John Willinsky, I’ve learned, is one of the big names for open access advocacy. I was originally looking for his chapter in the book Critical Perspectives on International Education (2013) called “Development and Open Access” (since I’ve heard open access promoted as a potential way of overcoming the concentration of scholarly wealth in the global North). Ironically, given Willinsky’s laudable stance on open access, I couldn’t access and share it. Maybe he’s self-archived his chapter somewhere, but I couldn’t locate it anywhere on the internet for free (Springer charges 29.95 to download it). I was able to access the book chapter via UW Libraries Ebook Library (EBL) subscription, but I couldn’t figure out an easy way (EBL’s use and copy restrictions confounded me) to copy and share the chapter.
Instead, I found a video of Willinsky’s recent keynote address for Open Access Week at Virginia Tech on Oct 24, 2013 (see blog below for another access point). The video includes arguments for why open access (especially for scholarly articles produced at publicly financed land grant universities) is good and necessary for the public good. He also explains how he became a proponent of open access. Willinsky is mentioned in the Roy Rosensweig’s article about the AHA. In the video, Willinksy mentions that he was a friend of Rosensweig (who died in 2007) and actually responds to a question from an audience member about AHA’s recent movement away from open access (at minute 52). This link to the VT blog contains a nice summary of the lectures main points and has embedded a the video of the lecture.
In the final minutes (1 hr 6 min) of the address, Willinksky responds to a controversy concerning John Bohannon’s Science expose which appeared a week or so ahead of the celebration of Open Access Week (2013). Bohannon's “sting” of open access journals was meant to expose the weak peer-review process that his article implies is endemic to open access journals. Successful sting or not (see SciELO discussion/responses), the article does raise important issues about peer-review/quality control (even for major publishers like Elsevier and Sage) and the existence of “predatory” journals. The controversy reminds me of the criticisms and discussion surrounding Wikipedia in its early years, and I thought Willinsky’s response was pretty thoughtful.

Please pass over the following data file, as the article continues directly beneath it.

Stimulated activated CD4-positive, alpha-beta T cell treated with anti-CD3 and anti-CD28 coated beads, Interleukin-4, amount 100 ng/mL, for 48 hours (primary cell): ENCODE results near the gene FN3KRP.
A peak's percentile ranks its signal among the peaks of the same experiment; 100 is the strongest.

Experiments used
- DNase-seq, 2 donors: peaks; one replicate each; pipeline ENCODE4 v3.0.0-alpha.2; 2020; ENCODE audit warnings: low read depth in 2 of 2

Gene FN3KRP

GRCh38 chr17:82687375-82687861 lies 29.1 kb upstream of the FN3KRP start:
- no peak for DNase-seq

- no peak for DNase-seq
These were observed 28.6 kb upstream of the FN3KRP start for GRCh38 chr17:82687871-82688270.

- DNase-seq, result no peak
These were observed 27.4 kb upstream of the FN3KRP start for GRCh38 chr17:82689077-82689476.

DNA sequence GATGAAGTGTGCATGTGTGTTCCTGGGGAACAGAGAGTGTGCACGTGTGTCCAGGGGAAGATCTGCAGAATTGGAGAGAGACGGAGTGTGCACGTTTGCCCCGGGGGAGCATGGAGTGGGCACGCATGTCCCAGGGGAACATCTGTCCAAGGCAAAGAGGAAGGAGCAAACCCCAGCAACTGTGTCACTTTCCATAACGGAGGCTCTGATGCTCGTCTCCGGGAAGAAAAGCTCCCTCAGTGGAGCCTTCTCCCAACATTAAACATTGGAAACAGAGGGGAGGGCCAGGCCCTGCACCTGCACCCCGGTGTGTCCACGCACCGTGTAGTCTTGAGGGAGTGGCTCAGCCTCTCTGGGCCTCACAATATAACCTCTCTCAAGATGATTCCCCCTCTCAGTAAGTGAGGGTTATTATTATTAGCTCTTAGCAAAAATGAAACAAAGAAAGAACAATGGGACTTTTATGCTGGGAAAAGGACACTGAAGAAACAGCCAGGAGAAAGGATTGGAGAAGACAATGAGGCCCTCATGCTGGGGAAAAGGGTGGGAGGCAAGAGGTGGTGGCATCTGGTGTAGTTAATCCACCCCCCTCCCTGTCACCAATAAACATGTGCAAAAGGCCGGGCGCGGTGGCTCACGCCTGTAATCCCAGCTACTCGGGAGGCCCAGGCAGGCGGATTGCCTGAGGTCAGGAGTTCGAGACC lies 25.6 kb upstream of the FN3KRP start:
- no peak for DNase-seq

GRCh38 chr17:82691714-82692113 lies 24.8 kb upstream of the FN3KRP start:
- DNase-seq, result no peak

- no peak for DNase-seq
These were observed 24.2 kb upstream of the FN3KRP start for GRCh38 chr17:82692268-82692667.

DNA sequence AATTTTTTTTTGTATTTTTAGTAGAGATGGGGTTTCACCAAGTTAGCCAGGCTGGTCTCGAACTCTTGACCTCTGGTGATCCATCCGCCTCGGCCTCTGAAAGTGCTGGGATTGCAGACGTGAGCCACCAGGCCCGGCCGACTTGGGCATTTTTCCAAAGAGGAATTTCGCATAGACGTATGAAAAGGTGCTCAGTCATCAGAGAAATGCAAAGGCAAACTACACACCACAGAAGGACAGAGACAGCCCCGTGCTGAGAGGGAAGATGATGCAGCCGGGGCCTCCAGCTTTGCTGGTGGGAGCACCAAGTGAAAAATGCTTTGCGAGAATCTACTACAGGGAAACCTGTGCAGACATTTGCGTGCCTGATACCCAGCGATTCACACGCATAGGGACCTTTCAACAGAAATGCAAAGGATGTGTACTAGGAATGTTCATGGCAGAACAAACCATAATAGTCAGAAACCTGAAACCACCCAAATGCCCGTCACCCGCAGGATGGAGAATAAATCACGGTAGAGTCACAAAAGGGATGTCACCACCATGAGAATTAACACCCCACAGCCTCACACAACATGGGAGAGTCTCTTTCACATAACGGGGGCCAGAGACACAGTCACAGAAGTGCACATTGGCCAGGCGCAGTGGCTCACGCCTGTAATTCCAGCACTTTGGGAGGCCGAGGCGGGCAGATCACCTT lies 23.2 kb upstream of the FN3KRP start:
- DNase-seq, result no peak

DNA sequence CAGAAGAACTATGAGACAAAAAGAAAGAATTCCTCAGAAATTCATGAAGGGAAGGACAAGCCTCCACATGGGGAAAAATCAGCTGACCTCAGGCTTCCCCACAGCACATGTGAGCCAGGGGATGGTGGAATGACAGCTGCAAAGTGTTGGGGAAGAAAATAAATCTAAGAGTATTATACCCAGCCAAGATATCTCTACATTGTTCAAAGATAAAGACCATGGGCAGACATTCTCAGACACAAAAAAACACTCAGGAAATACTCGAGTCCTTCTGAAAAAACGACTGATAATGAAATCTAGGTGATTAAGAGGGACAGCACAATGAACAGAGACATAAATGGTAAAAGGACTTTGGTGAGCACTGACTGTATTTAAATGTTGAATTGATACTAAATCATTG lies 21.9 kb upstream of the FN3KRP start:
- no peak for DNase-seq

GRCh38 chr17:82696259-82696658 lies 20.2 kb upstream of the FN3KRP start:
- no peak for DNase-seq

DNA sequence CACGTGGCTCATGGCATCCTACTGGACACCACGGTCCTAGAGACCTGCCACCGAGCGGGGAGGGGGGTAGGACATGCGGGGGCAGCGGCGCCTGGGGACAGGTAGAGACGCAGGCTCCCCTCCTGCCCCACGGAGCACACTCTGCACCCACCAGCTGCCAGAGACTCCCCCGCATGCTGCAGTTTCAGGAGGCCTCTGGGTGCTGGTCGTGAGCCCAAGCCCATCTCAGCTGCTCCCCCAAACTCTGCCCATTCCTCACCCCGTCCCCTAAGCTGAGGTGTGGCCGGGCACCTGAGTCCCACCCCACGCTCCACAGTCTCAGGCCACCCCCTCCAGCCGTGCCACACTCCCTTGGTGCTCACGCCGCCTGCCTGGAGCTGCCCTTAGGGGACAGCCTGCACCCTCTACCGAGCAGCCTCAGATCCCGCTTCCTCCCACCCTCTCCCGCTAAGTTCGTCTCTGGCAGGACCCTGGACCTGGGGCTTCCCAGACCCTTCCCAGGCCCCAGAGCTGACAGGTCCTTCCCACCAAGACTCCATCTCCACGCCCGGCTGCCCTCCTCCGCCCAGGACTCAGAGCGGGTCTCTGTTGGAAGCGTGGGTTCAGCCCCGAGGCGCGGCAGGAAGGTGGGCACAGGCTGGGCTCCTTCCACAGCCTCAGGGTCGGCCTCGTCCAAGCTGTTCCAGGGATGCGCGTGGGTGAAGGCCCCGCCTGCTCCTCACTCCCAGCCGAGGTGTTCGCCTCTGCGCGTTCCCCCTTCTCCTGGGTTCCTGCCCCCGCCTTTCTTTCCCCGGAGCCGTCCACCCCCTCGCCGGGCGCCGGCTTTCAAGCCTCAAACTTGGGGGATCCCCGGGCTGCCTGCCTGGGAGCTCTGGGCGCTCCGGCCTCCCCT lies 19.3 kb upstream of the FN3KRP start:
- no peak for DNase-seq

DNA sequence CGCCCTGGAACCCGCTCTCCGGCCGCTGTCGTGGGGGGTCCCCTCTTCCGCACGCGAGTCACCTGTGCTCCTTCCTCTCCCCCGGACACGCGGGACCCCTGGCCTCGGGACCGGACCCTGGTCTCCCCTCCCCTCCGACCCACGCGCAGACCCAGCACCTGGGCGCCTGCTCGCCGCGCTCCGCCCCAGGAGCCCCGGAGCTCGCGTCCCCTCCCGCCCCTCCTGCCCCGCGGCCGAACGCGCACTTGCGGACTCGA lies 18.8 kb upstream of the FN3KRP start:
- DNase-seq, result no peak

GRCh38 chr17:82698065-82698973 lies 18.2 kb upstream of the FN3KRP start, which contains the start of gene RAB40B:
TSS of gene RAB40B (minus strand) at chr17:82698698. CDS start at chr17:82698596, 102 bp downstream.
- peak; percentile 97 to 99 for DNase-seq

As an “added bonus” I’m including a link to the PDF version of Peter Suber’s (another big open access name) book Open Access (2013). Besides being a useful resource it seems like a fine example of open access in action, as the PDF was made available free to anyone by MIT Press one year after its original publication.
John Willinksy. Open Access Week Virginia Tech University Keynote Address (video) 24 Oct. 2013. 20 March 2014 <http://vtechworks.lib.vt.edu/bitstream/handle/10919/25481/Willinsky_Dr.John_10-24-13.webm>.
Philip Young. "OA Week Event: Keynote Address by John Willinsky." Open @ VT Blog 26 Oct. 2013. 20 March 2014
John Bohannon. "Who's Afraid of Peer Review." Science 4 Oct. 2013. 20 March 2014 <https://www.sciencemag.org/content/342/6154/60.full>.
SciELO in Perspective."Controversial article in the journal Science exposes the weaknesses of peer-review in a set of Open Access journals." Online blog posting. 5 Nov. 2013. 20 March 2014 <http://blog.scielo.org/en/2013/11/05/controversial-article-in-the-journal-science-exposes-the-weaknesses-of-peer-review-in-a-set-of-open-access-journals/#.Uy2qmvk7uSo>.
Peter Suber. Open Access. Cambridge: MIT Press, 2013 (Online PDF version) 20 March 2014